One of my first writing jobs out of college was a human-interest piece about a couple in my small town who had recently opened a welding business. When I went to meet with the business owners and began asking them questions for the article, I was struck by their passion for what they did. It wasn’t about creating iron handrails. It was about art for them. The business was owned by a young, married couple. And they were passionate about what they did. And they were passionate about each other. It was clear when you watched them watching each other.
My second assignment was to meet with a gentleman who created wood duck decoys on Tilghman Island, MD. He worked out of a small shed in his backyard. Calling it a shed is a bit of a misnomer. It had a screen door and cute little windows dressed with curtains. But once inside the space in which this man created his world-renowned decoys, one was struck by the number of wood duck heads on the windowsill … there were thousands. “I call that my graveyard,” I remember him saying to me. “All the heads that aren’t good enough go there.”
I spent the afternoon with the wood duck carver and learned about his passion for his craft and I realized that writing for the local newspaper was precisely how I didn’t want to spend the rest of my days. Writing was something I enjoyed doing, but in no way could I capture in words the passion these people had for what they did. No matter how passionate I was about my craft, I couldn’t capture their passion – not with any kind of words, anyway.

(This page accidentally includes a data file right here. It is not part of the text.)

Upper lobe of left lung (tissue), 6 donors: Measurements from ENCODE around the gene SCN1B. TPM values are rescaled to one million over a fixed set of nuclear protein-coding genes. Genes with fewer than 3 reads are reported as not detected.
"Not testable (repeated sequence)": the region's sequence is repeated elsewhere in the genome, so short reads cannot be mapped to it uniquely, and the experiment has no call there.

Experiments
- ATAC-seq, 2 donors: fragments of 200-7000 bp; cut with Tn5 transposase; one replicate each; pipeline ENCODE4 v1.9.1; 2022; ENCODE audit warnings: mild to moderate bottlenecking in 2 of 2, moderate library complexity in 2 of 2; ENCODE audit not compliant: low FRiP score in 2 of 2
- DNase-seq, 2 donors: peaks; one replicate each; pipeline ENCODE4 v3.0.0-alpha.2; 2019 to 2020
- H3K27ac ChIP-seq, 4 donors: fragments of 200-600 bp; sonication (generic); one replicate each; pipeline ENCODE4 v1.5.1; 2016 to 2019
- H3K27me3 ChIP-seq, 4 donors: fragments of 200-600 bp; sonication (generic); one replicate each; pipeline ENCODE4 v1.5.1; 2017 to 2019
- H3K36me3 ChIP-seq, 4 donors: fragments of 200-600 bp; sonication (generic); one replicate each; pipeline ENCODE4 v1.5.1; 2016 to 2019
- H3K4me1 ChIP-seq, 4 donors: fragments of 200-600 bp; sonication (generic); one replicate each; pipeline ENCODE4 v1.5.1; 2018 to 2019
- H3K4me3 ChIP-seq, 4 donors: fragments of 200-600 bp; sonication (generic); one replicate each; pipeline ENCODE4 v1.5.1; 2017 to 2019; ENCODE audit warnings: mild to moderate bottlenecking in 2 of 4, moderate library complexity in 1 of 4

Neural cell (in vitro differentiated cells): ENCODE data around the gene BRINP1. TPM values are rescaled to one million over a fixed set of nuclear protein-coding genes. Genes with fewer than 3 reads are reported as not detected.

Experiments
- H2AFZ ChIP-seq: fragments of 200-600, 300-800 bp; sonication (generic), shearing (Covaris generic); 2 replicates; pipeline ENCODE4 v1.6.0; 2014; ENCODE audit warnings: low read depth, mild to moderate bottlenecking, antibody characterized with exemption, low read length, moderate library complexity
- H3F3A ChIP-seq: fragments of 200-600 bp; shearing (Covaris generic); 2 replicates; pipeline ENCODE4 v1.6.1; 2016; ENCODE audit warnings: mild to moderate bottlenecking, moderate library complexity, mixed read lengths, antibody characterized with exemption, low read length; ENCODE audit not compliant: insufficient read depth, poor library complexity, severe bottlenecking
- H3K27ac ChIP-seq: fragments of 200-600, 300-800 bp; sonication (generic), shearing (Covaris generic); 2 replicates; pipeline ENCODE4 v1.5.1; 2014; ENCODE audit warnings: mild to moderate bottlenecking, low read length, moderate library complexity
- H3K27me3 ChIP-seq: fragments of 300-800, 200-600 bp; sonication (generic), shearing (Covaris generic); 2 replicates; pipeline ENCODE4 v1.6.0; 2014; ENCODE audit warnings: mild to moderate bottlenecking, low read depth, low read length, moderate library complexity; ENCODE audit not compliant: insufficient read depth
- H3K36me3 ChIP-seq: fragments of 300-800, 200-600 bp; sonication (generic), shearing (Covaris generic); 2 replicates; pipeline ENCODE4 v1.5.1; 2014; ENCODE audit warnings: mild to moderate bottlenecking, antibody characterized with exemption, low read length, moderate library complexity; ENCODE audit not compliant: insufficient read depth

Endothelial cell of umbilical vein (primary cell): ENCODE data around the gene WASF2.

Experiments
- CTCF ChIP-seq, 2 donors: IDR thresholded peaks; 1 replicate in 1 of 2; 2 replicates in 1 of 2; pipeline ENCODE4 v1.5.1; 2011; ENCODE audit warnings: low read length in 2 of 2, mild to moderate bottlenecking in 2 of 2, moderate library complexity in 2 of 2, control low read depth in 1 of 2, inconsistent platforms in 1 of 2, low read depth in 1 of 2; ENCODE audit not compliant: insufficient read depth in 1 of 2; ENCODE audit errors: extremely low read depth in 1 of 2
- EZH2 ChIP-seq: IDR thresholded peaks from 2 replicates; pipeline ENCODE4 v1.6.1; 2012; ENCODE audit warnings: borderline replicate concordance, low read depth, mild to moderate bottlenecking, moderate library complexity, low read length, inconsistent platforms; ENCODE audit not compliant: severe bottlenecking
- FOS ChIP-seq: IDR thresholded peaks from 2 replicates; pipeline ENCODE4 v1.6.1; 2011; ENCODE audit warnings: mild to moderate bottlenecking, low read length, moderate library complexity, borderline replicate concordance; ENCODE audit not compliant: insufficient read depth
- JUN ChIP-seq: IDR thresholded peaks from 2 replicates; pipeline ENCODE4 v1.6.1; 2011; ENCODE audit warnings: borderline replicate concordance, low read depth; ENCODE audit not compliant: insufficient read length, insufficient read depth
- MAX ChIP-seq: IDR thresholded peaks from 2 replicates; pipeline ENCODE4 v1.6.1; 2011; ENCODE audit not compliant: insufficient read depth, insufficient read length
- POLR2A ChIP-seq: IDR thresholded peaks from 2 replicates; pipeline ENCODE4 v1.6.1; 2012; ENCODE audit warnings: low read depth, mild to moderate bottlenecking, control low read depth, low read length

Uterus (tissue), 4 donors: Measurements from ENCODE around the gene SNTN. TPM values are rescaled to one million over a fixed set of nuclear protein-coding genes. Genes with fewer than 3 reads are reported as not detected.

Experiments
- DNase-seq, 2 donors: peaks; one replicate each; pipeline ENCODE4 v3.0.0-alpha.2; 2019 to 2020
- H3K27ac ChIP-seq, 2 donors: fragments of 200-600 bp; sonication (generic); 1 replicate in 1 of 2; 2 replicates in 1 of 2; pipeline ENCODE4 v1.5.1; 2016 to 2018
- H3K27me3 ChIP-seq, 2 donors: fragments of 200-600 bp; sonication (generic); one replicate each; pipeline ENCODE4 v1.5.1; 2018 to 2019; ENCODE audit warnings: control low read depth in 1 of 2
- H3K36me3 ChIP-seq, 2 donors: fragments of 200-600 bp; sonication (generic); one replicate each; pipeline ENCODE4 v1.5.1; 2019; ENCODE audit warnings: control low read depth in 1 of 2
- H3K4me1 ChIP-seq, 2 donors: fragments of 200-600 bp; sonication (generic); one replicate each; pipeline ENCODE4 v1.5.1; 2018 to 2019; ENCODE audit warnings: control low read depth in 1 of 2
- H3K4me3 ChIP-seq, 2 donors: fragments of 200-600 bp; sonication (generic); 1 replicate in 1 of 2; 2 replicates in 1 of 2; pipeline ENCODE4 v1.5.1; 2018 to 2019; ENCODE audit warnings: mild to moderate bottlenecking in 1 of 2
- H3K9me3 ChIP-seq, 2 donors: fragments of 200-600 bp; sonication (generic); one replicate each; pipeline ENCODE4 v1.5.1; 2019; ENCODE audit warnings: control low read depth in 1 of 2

I’m sure my editor sent me to cover these stories thinking she was going to get information about welding iron handrails for one day’s paper or carving wood duck decoys for the insert before the Waterfowl Festival on Maryland’s Eastern Shore. But that’s not what I gained from these meetings. And that’s not what I could write about. What I gained was passion. And I could have captured that passion much better with a camera than with any words I could write (that my editor would have wanted to change anyway).
So now that I have the camera, it’s the passion I want to capture when I meet people or when I’m driving down the road. Whenever I have the chance I take a picture, whether it’s with my Nikon or with my phone. If I can remember just how beautiful something is – or even how bad something is – I want to remember it. And that’s what a photograph does. It lets us remember those times.
And that’s why I started 1,000 Words Photography. I want to capture people at their most beautiful. I want to capture people when they’re doing something they’re passionate about – whether it’s spending time with their children or other loved ones, or if it’s playing a sport or riding a horse. What makes you happy and what brings about your passion can easily be captured by a camera. And remembered for a lifetime.
And that’s what I plan on doing for you and your family and friends. Capturing the passion in life. Every day.